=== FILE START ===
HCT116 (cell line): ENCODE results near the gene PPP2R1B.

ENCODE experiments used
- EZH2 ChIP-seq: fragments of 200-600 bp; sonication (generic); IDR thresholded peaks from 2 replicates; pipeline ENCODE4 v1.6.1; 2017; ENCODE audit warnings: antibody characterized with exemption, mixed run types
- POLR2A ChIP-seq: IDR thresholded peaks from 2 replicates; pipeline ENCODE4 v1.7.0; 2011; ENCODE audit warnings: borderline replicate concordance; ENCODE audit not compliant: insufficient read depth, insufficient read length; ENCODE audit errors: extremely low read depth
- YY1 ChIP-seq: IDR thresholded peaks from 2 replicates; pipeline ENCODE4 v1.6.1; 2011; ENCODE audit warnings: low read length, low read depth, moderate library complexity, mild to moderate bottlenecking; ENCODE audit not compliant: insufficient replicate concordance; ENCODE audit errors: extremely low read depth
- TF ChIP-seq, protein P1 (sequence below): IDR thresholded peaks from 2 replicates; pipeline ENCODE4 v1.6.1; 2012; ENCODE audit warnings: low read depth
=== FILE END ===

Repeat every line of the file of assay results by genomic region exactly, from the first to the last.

HCT116 (cell line): ENCODE results near the gene PPP2R1B.

ENCODE experiments used
- EZH2 ChIP-seq: fragments of 200-600 bp; sonication (generic); IDR thresholded peaks from 2 replicates; pipeline ENCODE4 v1.6.1; 2017; ENCODE audit warnings: antibody characterized with exemption, mixed run types
- POLR2A ChIP-seq: IDR thresholded peaks from 2 replicates; pipeline ENCODE4 v1.7.0; 2011; ENCODE audit warnings: borderline replicate concordance; ENCODE audit not compliant: insufficient read depth, insufficient read length; ENCODE audit errors: extremely low read depth
- YY1 ChIP-seq: IDR thresholded peaks from 2 replicates; pipeline ENCODE4 v1.6.1; 2011; ENCODE audit warnings: low read length, low read depth, moderate library complexity, mild to moderate bottlenecking; ENCODE audit not compliant: insufficient replicate concordance; ENCODE audit errors: extremely low read depth
- TF ChIP-seq, protein P1 (sequence below): IDR thresholded peaks from 2 replicates; pipeline ENCODE4 v1.6.1; 2012; ENCODE audit warnings: low read depth